There are memorable ways of arriving at luxury hotels. At Six Senses Zighy Bay on the tip of Oman’s Musandam Peninsula, you can paraglide down, on the back of a professional sky-diver (your baggage goes separately, in a ground-based truck). At Capella Pedregal, in Cabo San Lucas, you drive through a private tunnel. At One&Only Reethi Rah, and many other Maldives resorts, you arrive by speedboat, or by seaplane on to a floating pontoon. Here in Cannes for the annual International Luxury Travel Market ILTM, the gal arrives by helicopter, all ready to face the crowds of luxury VIPs in town for this week.
Last night, back home (yes I do have one) I watched the sun set. Peace and quiet. It will not be peace and quiet for the next few days. Fortunately this is the world of luxury, and even arrival at the conference is as peaceful and quiet as I could wish. The plane arrives at Nice airport, a standing board invites ILTM’s participants, or at least the travel agents and others (of whom I am one) to make contact. Want to take the helicopter? asks a girl in black, with a turquoise scarf. You bet. She gives me a pink ticket, asks me to go to the Heli Monaco desk past customs.
Having taken passport details, someone ushers four of us to another part of the terminal, through security, into a minivan, drive to the other side of the airport, straight into a helicopter. Whirr into the air, at an angle of about 45 degrees. I am in the front seat, with a stunning view. Far below a powerboat rushes along. From above, all you really see is its white wake. I think of stomach-churning helicopter rides, over the edge of a volcano on Maui, and such peaceful rides as from Kuala Lumpur to Pangkor Laut, in YTL’s private chopper (its cream leather interior upholstered with the Yeo family’s coat of arms).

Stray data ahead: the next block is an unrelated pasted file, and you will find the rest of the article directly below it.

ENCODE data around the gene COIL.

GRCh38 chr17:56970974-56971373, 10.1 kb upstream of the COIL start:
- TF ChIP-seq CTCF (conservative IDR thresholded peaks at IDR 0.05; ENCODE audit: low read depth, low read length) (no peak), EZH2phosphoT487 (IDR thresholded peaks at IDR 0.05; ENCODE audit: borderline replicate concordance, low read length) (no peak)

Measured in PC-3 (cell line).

We head south-west, past Cagnes sur Mer and the gigantic white sculpture that is the Sophia-Antipolis residences. This is where one would head inland, if driving, to get up to St Paul de Vence, and Vence. We continue past Antibes and Cap d’Antibes, and Hôtel du Cap-Eden-Roc, where I will be lunching tomorrow (it is owned by the Oetker family). We pass the Grand-Hotel du Cap-Ferrat, now owned by Len Blavatnik’s Access Industries via STT Properties, and I wonder if they still have swimming instructor Pierre Gruneberg).
The sad thing is that the entire chopper ride, Nice airport to Cannes, takes only eight minutes, and then it is another 20 minutes, thanks to the town’s traffic, before the people-mover gets me to Grand Hyatt Le Martinez, where I am staying this week. ILTM does an amazing job with allocating bedrooms. With nearly 1,500 travel agents and nearly 1,500 exhibitors, every room in town must be taken. Cannes has four or five such mega-events every year and this one, first week of December, is always the last on the calendar.
I look out of my window at Grand Hyatt Le Martinez and see another sunset. Twenty-four hours have passed but, as always, they have not been long enough… this will be a busy week.